How to Measure the ROI of Your Modern Restaurant Learning Program

1 minute read

The value of a modern restaurant learning program should be apparent, but if your restaurant is budget-conscious or is publicly traded, you may need to provide more solid proof of training’s efficacy. Since training is frequently seen by finance and the home office as a cost center, you can mitigate that view by proactively providing information on the ROI Return On Investment.

First, you’ll want to define what metrics you want to measure, and then define how training will help. For instance, if your customers are sending back orders to the kitchen 20% of the time for incorrect orders, implement a training program designed to increase attention to detail and reduce returns by 50% over 6 months. If your statistics are too general or don’t have a time limit, you won’t be able to measure effectively.

Next, calculate the current cost of the behavior you’re trying to change or correct. In the previous example, you may determine that 20% of plates returned results in a cost to the company of $1000/month. You will also want to work out the cost of training for the employee group you’re targeting - in this case, the line chefs. With a modern eLearning system in place that provides performance support on the line while employees are working or that they can review at the start of their shift, we will keep the numbers simple and put the cost at $5/employee for 10 employees for the month, for a total cost of $50/month in training.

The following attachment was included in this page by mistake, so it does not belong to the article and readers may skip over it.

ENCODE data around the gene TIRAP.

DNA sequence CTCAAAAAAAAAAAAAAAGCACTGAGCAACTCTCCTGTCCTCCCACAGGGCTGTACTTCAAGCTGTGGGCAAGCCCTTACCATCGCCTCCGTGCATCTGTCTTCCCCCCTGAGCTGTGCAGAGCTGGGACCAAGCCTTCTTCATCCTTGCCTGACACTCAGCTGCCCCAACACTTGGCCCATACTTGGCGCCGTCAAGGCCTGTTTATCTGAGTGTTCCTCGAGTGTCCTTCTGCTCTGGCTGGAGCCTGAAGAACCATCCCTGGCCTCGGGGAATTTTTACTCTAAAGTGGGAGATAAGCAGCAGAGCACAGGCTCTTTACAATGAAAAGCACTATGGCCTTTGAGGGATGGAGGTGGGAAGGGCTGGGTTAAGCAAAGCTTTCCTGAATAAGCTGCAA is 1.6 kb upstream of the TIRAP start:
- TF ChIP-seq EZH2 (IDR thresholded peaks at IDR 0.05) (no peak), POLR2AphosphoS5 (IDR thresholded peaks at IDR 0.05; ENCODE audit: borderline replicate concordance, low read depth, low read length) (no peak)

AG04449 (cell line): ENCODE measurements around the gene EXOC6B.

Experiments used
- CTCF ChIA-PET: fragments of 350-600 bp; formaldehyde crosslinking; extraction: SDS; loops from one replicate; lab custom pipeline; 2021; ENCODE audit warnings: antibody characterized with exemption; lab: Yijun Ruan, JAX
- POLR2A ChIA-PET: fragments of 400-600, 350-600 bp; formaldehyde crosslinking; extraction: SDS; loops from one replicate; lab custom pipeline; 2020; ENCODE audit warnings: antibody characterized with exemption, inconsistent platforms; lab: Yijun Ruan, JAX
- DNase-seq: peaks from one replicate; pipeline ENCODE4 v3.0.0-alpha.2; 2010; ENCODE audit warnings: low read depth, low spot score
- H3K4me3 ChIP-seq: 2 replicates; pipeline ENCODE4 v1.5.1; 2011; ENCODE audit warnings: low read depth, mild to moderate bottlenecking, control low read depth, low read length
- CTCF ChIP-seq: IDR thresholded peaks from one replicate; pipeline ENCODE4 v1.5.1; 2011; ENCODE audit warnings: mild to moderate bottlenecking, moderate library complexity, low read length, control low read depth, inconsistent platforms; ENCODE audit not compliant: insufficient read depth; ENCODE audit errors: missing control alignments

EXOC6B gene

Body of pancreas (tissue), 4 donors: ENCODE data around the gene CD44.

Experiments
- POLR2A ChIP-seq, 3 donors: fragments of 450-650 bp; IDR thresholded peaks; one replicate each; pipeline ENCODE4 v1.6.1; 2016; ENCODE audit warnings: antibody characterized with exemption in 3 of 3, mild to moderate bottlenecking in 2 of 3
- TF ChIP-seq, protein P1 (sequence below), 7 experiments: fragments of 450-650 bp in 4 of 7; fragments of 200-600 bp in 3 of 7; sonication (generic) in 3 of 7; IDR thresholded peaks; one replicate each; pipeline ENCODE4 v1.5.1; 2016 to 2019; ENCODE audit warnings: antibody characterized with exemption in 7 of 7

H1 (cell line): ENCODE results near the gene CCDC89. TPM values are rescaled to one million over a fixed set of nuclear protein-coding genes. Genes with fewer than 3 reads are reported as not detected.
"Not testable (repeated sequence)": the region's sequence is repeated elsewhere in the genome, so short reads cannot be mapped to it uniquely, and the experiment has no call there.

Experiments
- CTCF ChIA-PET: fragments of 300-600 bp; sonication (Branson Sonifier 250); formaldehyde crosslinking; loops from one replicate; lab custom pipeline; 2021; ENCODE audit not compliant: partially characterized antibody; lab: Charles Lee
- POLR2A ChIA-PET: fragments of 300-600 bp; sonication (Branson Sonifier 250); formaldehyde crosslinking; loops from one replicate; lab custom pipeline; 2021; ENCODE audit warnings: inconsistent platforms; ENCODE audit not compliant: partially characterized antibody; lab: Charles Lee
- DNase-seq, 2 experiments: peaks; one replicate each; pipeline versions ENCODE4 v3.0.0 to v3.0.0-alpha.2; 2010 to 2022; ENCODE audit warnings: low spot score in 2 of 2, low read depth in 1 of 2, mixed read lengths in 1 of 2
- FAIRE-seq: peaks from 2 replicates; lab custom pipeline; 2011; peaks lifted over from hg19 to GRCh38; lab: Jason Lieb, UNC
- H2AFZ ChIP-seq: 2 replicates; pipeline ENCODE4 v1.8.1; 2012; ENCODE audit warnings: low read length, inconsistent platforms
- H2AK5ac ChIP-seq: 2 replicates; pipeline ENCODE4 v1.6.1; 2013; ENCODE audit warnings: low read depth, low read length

Over the 6 month period you can measure the reduction in returned plates, enabling you to measure training effectiveness over time. For instance, if you achieve the 50% reduction in returns in only 3 months, you may be able to see similar rates at other locations which will increase ROI exponentially. Modern learning systems also track individual employee performance which lets managers see if there are issues with a specific staff member or group which then allows for direct action, whether that be additional training or possibly personnel changes.

To calculate the ROI per employee, we will stick with our original numbers and timeline. At the end of 6 months, we’ll assume we’ve seen returns reduced by 50%, resulting in a cost savings of $500/month. Total training costs for 6 months amounts to $350 (10 x 5 x 6) Total ROI for 10 employees comes to $150 ($500-$350=$150), or $15/employee ($150/10 employees). Depending on the size of your restaurant operation, this could be a significant savings!

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